Starbucks: Caffeinating Home Values Since 1997

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If you think coffee is only good for getting you moving in the morning, this new study will wake you up. Apparently, it can also provide a jolt nearby home values.

That’s according to Zillow CEO Spencer Rascoff and Chief Economist Stan Humphries. In their New York Times bestseller, Zillow Talk: The New Rules of Real Estate, they crunched the numbers and found that houses located within a quarter mile of a Starbucks location appreciated more quickly than houses overall.

Rascoff and Humphries knew the traditional guideline for finding real estate that would appreciate the most – good schools, easy access to major job centers, or a quick drive to the grocery store. They wanted to dig deeper.

“We were looking for other markers that could tell us where home values would appreciate the most, and in doing the research, we found that if you live near a coffee shop, chances are your house outperforms other houses further away,” Humphries said. “When we dug even deeper, we found that living close to a specific coffee shop – Starbucks – was the best indicator your house would out-perform other houses in the area.”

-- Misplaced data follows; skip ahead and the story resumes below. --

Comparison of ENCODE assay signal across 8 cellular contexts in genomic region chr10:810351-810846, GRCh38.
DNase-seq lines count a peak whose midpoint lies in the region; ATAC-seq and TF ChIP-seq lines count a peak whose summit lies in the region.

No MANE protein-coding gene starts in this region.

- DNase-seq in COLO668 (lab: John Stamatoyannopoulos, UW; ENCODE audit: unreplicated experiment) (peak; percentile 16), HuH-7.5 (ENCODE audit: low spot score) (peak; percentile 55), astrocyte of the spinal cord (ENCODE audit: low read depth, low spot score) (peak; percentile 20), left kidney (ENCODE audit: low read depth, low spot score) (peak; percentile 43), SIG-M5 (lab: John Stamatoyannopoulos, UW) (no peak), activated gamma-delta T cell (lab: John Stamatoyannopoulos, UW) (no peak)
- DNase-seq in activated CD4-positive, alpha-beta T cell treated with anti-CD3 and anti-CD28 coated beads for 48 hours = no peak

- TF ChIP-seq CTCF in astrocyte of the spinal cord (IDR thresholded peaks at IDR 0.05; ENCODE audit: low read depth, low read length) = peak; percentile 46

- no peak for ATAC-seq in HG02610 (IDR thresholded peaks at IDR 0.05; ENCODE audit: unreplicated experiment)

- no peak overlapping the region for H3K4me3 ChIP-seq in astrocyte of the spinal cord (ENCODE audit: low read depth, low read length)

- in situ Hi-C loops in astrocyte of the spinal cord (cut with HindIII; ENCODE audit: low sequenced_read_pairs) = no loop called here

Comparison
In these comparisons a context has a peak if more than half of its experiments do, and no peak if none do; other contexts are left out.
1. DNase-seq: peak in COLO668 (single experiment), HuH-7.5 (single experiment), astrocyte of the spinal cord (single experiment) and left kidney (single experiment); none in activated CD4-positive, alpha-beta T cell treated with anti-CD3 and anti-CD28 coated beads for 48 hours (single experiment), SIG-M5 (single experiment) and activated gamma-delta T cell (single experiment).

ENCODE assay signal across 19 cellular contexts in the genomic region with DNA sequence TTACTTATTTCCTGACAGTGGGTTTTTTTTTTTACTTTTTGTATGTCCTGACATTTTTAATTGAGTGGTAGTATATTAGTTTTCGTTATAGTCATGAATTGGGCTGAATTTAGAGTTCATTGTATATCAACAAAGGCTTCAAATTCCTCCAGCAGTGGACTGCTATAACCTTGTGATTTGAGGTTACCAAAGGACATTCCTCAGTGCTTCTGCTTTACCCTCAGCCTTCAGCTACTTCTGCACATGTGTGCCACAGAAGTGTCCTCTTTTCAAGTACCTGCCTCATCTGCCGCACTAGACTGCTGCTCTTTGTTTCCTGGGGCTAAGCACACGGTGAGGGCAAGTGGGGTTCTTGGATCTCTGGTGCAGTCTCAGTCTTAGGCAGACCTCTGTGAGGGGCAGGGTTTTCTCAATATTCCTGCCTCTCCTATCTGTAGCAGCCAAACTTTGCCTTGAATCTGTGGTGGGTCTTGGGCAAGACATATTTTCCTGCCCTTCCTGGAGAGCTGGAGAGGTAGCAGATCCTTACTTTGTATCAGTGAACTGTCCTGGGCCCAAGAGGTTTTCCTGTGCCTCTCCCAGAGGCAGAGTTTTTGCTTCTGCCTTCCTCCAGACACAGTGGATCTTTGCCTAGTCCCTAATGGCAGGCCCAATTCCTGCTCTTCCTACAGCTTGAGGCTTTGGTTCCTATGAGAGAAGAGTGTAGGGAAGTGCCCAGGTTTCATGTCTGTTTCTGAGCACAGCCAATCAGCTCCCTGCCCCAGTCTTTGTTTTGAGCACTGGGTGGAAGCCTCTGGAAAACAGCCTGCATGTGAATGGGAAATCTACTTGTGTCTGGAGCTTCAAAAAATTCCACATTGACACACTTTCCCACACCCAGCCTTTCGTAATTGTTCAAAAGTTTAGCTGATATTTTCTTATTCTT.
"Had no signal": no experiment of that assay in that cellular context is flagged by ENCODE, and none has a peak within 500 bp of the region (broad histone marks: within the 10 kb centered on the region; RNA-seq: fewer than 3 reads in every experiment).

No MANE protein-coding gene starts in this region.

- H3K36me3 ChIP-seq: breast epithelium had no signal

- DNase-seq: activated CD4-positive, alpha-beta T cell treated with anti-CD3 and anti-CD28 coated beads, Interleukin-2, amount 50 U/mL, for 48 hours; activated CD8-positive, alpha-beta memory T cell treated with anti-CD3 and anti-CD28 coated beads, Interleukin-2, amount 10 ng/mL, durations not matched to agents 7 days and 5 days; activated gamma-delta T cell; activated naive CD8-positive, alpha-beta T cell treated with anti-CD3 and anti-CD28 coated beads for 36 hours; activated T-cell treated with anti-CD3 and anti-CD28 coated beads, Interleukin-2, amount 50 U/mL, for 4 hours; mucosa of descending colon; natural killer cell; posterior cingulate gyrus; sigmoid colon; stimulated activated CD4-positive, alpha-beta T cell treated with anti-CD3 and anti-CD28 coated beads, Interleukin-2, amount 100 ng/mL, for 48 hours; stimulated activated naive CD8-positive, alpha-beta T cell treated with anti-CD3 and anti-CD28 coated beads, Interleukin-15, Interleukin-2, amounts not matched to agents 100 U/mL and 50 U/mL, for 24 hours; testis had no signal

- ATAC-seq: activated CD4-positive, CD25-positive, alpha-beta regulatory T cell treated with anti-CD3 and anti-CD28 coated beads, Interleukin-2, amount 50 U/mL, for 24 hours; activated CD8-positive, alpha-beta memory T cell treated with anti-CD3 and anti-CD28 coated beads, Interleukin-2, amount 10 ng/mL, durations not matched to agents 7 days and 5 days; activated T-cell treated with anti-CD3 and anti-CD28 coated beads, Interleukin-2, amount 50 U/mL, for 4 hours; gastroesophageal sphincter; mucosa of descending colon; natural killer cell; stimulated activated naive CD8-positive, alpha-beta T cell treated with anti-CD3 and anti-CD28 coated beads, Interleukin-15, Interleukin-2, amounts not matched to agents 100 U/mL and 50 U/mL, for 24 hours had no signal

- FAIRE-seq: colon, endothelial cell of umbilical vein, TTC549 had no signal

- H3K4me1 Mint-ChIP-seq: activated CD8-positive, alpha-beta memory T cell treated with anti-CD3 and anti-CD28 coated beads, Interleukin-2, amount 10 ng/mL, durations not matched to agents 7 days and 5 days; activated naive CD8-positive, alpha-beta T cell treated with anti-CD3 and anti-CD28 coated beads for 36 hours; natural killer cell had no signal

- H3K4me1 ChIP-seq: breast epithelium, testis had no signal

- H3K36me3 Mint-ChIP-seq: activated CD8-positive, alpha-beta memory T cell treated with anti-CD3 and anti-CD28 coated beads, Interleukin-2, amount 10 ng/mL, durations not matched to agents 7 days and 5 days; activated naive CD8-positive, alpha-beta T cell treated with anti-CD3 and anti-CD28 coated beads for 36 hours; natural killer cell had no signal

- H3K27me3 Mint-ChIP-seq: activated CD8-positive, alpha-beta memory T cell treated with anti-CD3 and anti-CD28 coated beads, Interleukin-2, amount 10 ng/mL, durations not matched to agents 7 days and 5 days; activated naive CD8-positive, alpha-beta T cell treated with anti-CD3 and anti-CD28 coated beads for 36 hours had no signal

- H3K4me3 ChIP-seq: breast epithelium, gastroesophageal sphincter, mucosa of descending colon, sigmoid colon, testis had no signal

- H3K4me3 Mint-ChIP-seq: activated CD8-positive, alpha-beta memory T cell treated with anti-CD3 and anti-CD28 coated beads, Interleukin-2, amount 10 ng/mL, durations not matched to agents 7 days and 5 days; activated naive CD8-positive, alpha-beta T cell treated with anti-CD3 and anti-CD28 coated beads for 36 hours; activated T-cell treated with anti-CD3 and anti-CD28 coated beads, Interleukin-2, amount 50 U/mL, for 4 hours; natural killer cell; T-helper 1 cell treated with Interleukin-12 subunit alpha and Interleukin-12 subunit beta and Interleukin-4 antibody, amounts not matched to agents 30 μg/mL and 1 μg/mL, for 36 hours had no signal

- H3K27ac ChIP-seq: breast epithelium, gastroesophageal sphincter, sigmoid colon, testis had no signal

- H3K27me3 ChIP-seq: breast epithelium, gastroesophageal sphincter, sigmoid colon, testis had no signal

This trend held true nationwide, although results varied by region. In North Texas, there was a 7.2 percent difference during the time measured.


Starbucks graph


“Homes in the Dallas-Fort Worth metro appreciated 49.7 percent between January 1997 and December 2013,” Humphries said. “But if you look just at homes in the Dallas-Fort Worth metro and within a quarter mile of a Starbucks, you see the Starbucks effect: Those homes appreciated 56.9 percent.”

Humphries said they were surprised by how decisive the results were.

“Over the past 17 years, we found that homes within a quarter mile of a Starbucks doubled in value, whereas the average home in the U.S. appreciated 65 percent over the same time,” he said.

The “secret sauce” for the “Starbucks effect” could be the coffee giant’s methodology for picking store locations.

“Their approach is actually similar to how homebuyers [are advised] to search for a home,” he said. “They analyze data – in their case, they assess traffic patterns and nearby businesses – and then work with local experts in the area to advise on specific location and store design.”

So the next time you spot a Starbucks, tip your latte to the chain for caffeinating more than just sleepy patrons.



Leah Shafer

Leah Shafer is a content and social media specialist, as well as a Dallas native, who lives in Richardson with her family. In her sixth-grade yearbook, Leah listed "interior designer" as her future profession. Now she writes about them, as well as all things real estate, for

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  1. mmCandy Evans says

    It even works in the boonies: up in Lucas, Keller Williams Realtor Tom Grisack tells me the folks in Fairview and Lucas are tickled pink (or maybe green?) they can go from grounds to grounds in 15 minutes!

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